Asian-Pacific Month- Travels to New Zealand

We packed our bags for our next journey this time south of the equator.   This land was one of high mountains, volcanoes, fjords, waterfalls and beaches.  For most people, the word “fjord” conjures up thoughts of Scandinavia and the frozen North.   But New Zealand, is a surprise to many,  because it can boast some of the world’s best fjords — hemmed by towering cliffs, fantastically deep and stretching like long, crooked fingers from the Tasman Sea into some of New Zealand’s most lush and remote scenery.  It was amazing to us that you can be at a beach and only go 75 miles to get there.  There is a North Island and a South Island.   We have to travel many more to get to a beach in North Carolina.  We don’t have volcanoes!

They have mountains called the Southern Alps.

We saw some flightless birds.  They developed differently then other birds because originally there were no natural prey trying to get them.  The kiwi is one of these birds.  The giant weta (large insect) lives there and can be as big as 3 mice.

We learned that the Maori people greet each other by rubbing  their noses together.  The men originally did a loud chant that scared away enemies.  Today the All Blacks rugby team does this loud chant.  Wonder if they are trying to intimidate their opponents?  They also like to play cricket.  We aren’t sure what cricket is but it has a ball and bat so we think it might be like baseball.

Students wear uniforms to school.  You go to school 13 years where we only have 12 years.

There are many types of transportation.  There are four large cities.  The capital is Wellington which is between the two islands.  This is not the largest city.

The Hobbit and Lord of the Rings were filmed there and made New Zealand popular.

They have sheep and cows.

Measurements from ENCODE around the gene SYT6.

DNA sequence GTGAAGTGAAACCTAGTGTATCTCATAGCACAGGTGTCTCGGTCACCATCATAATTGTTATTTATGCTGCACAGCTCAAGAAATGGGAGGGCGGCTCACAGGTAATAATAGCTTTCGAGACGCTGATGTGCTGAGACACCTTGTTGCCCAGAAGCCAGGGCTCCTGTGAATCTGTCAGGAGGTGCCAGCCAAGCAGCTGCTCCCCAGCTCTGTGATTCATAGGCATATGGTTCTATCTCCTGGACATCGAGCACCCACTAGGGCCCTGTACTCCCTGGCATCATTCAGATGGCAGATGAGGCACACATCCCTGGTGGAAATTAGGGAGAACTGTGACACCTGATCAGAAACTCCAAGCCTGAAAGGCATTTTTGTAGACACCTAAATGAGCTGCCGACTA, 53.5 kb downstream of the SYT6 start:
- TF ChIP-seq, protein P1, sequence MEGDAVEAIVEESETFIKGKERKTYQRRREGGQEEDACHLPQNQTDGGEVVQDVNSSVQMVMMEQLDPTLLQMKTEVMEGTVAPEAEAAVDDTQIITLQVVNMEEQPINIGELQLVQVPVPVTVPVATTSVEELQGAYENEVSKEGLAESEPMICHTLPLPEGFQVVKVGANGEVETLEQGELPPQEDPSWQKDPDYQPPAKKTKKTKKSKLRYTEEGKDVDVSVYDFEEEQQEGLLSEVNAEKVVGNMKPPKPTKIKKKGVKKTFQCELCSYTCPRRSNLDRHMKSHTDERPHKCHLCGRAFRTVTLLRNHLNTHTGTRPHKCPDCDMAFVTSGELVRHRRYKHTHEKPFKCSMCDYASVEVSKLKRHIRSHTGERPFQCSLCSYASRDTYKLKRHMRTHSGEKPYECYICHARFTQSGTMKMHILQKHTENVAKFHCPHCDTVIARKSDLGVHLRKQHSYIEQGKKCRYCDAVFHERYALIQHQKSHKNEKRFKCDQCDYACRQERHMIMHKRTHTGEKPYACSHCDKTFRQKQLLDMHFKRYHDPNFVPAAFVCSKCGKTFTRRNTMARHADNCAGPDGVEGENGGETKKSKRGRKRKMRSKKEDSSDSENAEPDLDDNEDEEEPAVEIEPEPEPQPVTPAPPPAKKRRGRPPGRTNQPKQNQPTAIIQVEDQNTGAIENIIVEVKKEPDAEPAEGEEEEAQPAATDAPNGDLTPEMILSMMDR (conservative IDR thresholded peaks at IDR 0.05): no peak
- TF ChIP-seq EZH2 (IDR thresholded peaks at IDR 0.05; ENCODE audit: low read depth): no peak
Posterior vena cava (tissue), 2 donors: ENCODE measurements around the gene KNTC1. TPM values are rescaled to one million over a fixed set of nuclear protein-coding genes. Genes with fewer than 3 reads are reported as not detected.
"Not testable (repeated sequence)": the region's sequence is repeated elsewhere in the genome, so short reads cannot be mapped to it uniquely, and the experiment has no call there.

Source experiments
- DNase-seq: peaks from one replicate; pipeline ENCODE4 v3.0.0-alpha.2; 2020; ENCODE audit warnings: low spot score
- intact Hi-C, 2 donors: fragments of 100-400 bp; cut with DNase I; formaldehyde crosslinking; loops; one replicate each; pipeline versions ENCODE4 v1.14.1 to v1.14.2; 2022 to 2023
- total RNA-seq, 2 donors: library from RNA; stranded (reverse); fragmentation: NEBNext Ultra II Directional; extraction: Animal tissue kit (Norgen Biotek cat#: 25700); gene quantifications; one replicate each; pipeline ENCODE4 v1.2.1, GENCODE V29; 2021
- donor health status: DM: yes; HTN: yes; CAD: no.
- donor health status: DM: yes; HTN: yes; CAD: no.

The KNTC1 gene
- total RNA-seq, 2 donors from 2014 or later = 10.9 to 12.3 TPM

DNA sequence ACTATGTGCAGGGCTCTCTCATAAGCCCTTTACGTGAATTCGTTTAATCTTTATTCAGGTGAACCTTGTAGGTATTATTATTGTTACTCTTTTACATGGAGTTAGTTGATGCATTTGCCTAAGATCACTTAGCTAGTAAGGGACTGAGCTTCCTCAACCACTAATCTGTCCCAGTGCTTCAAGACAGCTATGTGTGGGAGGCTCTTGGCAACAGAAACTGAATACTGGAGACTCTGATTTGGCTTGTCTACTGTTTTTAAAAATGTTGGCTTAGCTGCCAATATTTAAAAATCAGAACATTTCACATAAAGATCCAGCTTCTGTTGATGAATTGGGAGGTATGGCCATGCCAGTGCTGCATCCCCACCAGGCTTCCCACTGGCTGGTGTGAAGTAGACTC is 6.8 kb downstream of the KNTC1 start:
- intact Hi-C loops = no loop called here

They have lots of rain and a mild temperate climate and have sun .map of New Zealand


In New Zealand, they have 14 flightless birds.  Two are the Kokopa and the kiwi which are both flightless birds.  In New Zealand they grow things like Kiwi and grapes.   There is a parrot that likes snow and the only parrot that ate meat, sheep meat that is and it is lucky they stopped.  In New Zealand they have a special greeting putting noses together.  In New Zealand they have 20 active volcanoes.  They call hiking trekking in New Zealand.  The first person to climb Mount Everest trained in the mountains of New Zealand.   The sing songs from the Maori people.


The Hobbit and the Lord of the Rings was made there.  There is a bug called a weta and there are 5 types of weta.  New Zealand is safe.  New Zealand police don’t carry guns.  New Zealand is in the South.  New Zealand has a famous rugby team called the All Blacks.  And it’s national bird is the Kiwi.  And they grow kiwi!   New Zealand people are called Maori.  New Zealand is near Australia and Antarctica   If you are coming from Los Angeles, California to New Zealand you have to stop in Hawaii first.  It can take a whole day to travel there from here.  New Zealand has a parrot that lives in the cold and that is the only parrot that lives in the cold.



Native Americans (USA), Aboriginal Cultures (Australia), Maori (New Zealand)


We’ve been busy comparing three cultures from around the globe.   With the help of Ross Mannell we explored the Aboriginal cultures in Australia, the Maori cultures in New Zealand and the Native Americans in the USA.  We made pictures of what we thought life would look like for the different groups.

What do they all have in common?  What are the differences?

  1. They all valued the land and took care of it.   
  2. They respect and honor nature and animals.
  3. They are spiritual and have stories told from one generation to the next.
  4. They  only used what they needed .  They were hunters, gathers and some tribes  practiced agriculture and fishing.
  5. They often celebrated with dances and song.
  6. Their homes were made  from twigs, grasses, sticks and things from nature.
  7. They were the first people in their country.
  8. Each group/tribe/clan lived in different places so they had different tools, weapons, clothes, homes and foods depending on what area of the country they were from.
  9. Unlike Native Americans, no formal treaties existed with Aboriginal people. It’s only in modern times the status of Aboriginal people as the first Australians has been recognized through land rites and respect of their culture.  They told stories on bark, cave walls and rocks with their drawings.   Men could play the didgeridoo and women could not.   They hunted with spears and boomerangs.     Each clan had a name.  Animals were done with dot art.  Turtles, kangaroos, dingos, emus were painted on the cave walls and used on boomerangs.